From Pac-Man fever to new-wave guy-liner, Madonna's baubles to Dynasty's shoulder pads, the '80s were all about excess and flamboyance. So it's fitting that famed L.A. bar duo Mark and Jonnie Houston showed (less than) zero restraint with their hot spot celebrating the era. Break Room 86, like some of the brothers' other bars, has a hidden entrance (via the back of the Line Hotel in K-town), but that's far from the most novel thing about this retro wonderland. Walls of old TVs and cassette tapes, microphone chandeliers and boomboxes make for eye candy to the max. The Good Time Boys, the beloved cover band from the Houstons' other decade-driven destination, Good Times at Davey Wayne's, play on occasion, and nightly DJs mash up '80s hits and cheesy misses. Need more? Check out the private karaoke rooms or the mini-vintage arcade, and it's on like Donkey Kong. — Lina Lecaro. 630 S. Ardmore Ave., Koreatown. 213-368-3056, www.breakroom86.com.

Best Rooftop Bar: Ace Hotel
At most rooftop bars in L.A., the dramatic views are partially obstructed by d-bags in Ed Hardy shirts. The Ace's Upstairs Bar is no exception, but somehow their presence is more tolerable thanks to sophisticated decor, strong cocktails and some of the coolest DJs in town. Daytime selectors include such local tastemakers as Dublab and Innovative Leisure, while after dark, the sounds range from the soul, world music and garage rock of the Times, a Friday monthly featuring DJs from L.A. Record and Funky Sole, to Spaced, a mix of psychedelic sounds and visuals every second Sunday. A partially covered dining and lounge area with comfy wicker furniture and tree-trunk tabletops rambles out to an intimate pool deck, presided over by the Ace's dramatic, neo-Gothic tower and even more dramatic views of the downtown skyline. It's the perfect spot to sip a White Rabbit (cognac, Scotch, vermouth, yellow chartreuse, bitters and mint) and appreciate our city's boundless ability to stay awesome, no matter how many d-bags flock to it. — Andy Hermann. 29 S. Broadway, downtown. 213-623-3233, www.acehotel.com/losangeles.

Drinks at the Langham Tap Room
Drinks at the Langham Tap Room
S. Bonar

Best Hotel Bar: The Tap Room at the Langham
Do you relish the opulence and getaway feel of an upscale hotel bar, but not the conspicuous consumption of the usual Hollywood spots? A jaunt through the hills of Pasadena will lead you to your favorite new luxe lounge: the Tap Room at the Langham Hotel. Don't let the uninspired name fool you — this is a sophisticated yet inviting indoor lounge and patio bar overlooking the hotel grounds. Drinks and snacks aren't cheap here, but they're no more than the chic-boutique hotel scene, and the service and quality is above and beyond. Snack platters are left on every table, cocktail orders (try the Huntington 100 Martini or the Berry Breeze) come up fast, and food is tasty comfort fare served with small plates for sharing. Most nights, the sumptuous ambiance is amped by live jazz. With a gorgeous fireplace and huge windows framing the bar's outdoor section (which is heavenly at sunset), Tap Room is a chill oasis with more than a touch of class. — Lina Lecaro. 1401 S. Oak Knoll Ave., Pasadena. 626-585-6457, langhamtaproom.com.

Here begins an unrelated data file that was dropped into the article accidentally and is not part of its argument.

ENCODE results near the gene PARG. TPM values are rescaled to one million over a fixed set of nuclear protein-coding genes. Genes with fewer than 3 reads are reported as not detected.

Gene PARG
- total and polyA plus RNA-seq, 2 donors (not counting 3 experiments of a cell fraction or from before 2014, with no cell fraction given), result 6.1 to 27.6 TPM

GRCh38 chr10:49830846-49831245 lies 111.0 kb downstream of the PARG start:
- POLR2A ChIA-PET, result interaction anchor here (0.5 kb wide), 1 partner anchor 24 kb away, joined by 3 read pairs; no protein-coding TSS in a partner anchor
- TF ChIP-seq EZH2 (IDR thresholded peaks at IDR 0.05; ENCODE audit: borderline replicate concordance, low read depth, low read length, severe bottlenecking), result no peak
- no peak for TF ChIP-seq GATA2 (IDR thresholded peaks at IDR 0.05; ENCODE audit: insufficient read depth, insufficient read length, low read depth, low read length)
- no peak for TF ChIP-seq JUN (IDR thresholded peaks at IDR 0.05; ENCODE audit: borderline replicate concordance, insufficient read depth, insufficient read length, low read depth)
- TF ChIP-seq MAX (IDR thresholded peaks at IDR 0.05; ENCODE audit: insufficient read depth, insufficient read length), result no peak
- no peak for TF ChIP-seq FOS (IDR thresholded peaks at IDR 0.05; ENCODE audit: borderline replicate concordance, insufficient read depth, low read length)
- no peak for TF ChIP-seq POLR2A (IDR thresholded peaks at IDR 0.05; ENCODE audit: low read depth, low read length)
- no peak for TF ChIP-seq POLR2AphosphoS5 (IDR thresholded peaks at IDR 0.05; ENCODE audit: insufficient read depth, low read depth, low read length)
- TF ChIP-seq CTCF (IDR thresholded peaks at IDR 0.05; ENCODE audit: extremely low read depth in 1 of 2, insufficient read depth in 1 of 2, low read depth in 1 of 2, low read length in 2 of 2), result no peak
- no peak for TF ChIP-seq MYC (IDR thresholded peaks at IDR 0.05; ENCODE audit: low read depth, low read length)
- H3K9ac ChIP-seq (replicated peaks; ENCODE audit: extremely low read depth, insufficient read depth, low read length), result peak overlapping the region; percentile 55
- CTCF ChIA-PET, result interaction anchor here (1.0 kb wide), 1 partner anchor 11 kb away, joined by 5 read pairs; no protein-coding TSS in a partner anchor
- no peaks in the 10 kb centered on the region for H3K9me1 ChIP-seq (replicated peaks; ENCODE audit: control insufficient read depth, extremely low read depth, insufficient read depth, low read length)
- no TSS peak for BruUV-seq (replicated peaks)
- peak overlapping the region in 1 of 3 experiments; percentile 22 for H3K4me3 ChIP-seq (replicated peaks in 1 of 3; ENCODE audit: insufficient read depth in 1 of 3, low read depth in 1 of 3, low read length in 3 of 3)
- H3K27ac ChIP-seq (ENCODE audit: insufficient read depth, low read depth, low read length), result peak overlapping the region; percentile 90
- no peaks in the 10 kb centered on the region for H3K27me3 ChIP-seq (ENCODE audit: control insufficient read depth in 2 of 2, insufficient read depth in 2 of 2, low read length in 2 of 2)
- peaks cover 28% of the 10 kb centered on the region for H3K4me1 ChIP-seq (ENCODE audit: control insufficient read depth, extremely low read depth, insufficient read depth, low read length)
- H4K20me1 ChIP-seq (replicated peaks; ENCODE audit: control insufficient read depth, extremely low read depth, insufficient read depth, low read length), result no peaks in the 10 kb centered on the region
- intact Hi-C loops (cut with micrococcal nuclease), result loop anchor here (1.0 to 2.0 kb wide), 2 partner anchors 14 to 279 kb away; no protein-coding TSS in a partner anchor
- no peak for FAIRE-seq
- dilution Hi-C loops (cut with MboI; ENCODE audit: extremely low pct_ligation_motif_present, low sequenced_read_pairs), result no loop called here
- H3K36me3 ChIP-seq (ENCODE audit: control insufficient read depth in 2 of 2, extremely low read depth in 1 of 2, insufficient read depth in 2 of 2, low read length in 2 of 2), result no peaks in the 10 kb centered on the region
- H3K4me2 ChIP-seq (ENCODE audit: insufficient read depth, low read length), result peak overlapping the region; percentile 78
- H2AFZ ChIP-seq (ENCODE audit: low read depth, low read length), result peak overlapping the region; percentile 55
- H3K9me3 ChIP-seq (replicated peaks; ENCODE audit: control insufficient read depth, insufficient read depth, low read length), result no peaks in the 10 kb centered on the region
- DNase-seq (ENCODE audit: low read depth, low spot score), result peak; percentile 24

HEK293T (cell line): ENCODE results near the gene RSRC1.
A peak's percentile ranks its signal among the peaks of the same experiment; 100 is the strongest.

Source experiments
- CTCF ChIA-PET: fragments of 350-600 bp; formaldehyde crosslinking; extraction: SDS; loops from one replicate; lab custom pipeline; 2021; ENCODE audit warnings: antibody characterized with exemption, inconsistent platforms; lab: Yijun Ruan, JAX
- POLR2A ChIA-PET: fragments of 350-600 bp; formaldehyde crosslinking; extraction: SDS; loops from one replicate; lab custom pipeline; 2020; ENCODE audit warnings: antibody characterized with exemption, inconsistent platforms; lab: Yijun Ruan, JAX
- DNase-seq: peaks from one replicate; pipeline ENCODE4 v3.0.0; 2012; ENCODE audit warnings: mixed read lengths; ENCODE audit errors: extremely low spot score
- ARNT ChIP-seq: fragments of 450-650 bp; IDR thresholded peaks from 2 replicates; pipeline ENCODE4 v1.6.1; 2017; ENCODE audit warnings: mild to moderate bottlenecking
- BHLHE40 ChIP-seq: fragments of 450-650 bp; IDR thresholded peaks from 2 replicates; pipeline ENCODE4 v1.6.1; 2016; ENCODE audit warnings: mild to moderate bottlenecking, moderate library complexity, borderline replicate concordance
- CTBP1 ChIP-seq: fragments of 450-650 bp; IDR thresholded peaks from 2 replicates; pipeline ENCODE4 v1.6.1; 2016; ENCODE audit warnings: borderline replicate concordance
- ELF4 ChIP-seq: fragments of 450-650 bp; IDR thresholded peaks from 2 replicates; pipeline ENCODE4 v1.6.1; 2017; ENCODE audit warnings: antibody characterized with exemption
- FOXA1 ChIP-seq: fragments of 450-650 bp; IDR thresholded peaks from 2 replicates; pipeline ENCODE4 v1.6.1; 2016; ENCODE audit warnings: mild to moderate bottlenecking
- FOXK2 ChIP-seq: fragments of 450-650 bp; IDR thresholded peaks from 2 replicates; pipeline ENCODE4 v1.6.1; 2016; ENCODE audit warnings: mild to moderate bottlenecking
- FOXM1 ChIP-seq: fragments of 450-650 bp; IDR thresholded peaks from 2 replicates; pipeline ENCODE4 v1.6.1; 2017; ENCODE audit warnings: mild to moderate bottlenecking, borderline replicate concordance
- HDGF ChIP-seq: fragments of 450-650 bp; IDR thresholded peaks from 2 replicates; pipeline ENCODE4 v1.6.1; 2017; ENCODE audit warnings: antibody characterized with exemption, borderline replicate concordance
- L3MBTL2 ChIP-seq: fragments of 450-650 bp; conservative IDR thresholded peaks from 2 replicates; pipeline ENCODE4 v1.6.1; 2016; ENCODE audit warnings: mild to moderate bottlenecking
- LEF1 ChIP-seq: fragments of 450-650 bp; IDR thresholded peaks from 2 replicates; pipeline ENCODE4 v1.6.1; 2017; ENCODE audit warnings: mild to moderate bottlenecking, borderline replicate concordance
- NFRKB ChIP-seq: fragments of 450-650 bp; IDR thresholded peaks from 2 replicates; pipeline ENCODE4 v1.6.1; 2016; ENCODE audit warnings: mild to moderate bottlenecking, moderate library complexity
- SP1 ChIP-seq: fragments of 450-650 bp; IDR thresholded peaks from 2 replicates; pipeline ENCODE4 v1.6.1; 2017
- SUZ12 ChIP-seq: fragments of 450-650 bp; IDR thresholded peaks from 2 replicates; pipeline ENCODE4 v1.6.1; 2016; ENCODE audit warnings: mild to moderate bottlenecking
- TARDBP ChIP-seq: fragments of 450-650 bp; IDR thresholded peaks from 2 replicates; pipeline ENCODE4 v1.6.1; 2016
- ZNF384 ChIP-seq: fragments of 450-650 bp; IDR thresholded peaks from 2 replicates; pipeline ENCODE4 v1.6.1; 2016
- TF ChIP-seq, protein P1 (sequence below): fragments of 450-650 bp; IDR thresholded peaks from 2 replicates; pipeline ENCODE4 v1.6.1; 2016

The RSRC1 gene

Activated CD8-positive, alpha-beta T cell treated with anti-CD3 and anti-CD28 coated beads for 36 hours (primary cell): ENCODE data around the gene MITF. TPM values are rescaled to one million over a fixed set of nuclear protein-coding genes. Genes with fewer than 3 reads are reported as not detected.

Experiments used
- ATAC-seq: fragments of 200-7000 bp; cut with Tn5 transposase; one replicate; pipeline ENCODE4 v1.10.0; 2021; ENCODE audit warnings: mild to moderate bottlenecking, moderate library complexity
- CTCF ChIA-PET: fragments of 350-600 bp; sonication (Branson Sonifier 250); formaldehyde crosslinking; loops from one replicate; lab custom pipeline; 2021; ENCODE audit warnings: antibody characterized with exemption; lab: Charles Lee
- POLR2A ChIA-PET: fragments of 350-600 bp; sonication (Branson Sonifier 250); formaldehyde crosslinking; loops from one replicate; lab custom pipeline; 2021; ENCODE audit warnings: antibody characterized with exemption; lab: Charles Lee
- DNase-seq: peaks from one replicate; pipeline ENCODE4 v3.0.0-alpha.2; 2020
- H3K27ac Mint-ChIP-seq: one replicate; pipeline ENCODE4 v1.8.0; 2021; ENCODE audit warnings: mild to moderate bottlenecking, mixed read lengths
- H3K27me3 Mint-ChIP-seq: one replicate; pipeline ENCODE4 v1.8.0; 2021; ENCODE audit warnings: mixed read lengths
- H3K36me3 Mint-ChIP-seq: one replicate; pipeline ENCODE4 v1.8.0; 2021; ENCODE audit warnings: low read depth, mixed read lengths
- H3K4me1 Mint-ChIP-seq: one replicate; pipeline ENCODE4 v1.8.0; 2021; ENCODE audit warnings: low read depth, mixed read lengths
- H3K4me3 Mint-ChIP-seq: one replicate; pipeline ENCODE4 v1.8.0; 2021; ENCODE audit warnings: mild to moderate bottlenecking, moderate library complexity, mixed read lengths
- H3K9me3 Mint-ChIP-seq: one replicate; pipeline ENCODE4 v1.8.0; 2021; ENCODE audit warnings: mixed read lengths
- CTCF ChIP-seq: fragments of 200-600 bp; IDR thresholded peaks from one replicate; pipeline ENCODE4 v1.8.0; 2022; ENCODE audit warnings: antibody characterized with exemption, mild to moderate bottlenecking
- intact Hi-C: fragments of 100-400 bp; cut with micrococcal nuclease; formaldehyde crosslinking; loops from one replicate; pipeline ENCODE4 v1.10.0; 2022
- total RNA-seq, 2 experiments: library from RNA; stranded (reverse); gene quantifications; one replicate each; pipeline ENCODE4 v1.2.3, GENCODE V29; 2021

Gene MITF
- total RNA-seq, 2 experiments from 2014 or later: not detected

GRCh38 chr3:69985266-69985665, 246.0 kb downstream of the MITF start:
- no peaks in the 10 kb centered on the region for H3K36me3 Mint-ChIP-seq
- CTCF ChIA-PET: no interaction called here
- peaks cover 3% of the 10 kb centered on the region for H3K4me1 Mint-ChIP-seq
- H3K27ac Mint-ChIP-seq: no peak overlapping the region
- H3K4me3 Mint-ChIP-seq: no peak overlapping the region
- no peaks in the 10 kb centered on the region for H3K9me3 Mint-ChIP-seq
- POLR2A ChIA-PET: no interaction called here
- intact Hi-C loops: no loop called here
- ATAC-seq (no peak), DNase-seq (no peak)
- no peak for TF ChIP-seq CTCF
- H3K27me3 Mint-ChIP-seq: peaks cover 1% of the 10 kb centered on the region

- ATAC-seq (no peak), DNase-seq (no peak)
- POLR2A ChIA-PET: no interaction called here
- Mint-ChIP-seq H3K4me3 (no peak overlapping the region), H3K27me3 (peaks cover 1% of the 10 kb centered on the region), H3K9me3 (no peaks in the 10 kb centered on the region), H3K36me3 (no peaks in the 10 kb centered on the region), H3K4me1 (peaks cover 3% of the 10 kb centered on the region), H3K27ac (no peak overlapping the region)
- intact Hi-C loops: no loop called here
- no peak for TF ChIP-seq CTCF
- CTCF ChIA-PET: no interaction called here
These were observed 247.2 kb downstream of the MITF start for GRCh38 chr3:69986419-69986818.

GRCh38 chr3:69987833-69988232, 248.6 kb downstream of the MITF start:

Sagebrush CantinaEXPAND
Sagebrush Cantina
Jill Stewart

Best Bar for Large Groups: Sagebrush Cantina
You're just as likely to see a battered Jeep caked with dust up to its side mirrors as a stand-up limo filled with hotties at the Sagebrush Cantina, a 660-person capacity, loud, friendly, tribute band–y, indoor-outdoor country saloon where, sometimes, patrons amble up on horseback to enjoy a margarita. (On Old Calabasas Road where the Cantina sprawls, there's a crosswalk button high on a pole so equestrians can choose "walk" without dismounting.) The Cantina's calendar runs from live bluegrass and country to classic-rock cover bands to Thursday line-dancing classes — sometimes drawing locals including the Kardashians and Howie Mandel from their hillside compounds. On Sundays, the east patio, festooned with wagon wheels and sun-bleached cattle skulls, is dominated by Harley riders, while families enjoy the peaceful south patio. It's hard to fill a space as huge as the multibar Cantina, but on UFC Fight Nights, come early or make other plans. — Jill Stewart. 23527 Calabasas Rd., Calabasas. 818-222-6062, www.sagebrushcantina.com.

Best Day-Drinking Bar: Big Bar at Alcove Cafe
When day-drinking in Los Angeles, we want the air to caress our face and enough sunshine that we can wear shades and feel fabulous, even if it's a hair-of-the-dog situation. At Big Bar, the watering hole adjacent to Alcove Cafe and Bakery, the al fresco setup couldn't be better for getting your booze on. Overlooking Hillhurst Avenue, the seating area is well shaded by umbrellas and trees, with colorful (but not too self-conscious) clientele lounging about. The food is tasty enough to get a bite as well, but the bar will more than satisfy languid liquid-lunchers. Served all day and night, the drink menu is full of crafty cocktails, such as the Redrum (Bacardi 8, Jamaican rum, cherry, bitters, lime), Romper Stomper (rye whiskey, Grand Poppy, lime, banana) and Mixed Blessings (tequila, Encanto pisco, white honey, lime). They also serve craft beers, wine, traditional cocktails and our favorite way to justify a Sunday brunch buzz: a make-your-own Mimosa, with a mini-Champagne bottle and sidecar of OJ. — Lina Lecaro. 1927 Hillhurst Ave., Los Feliz. 323-644-0100, www.alcovecafe.com/bigbar.

The CastawayEXPAND
The Castaway
Andy Hermann

Best Bar With a View: The Castaway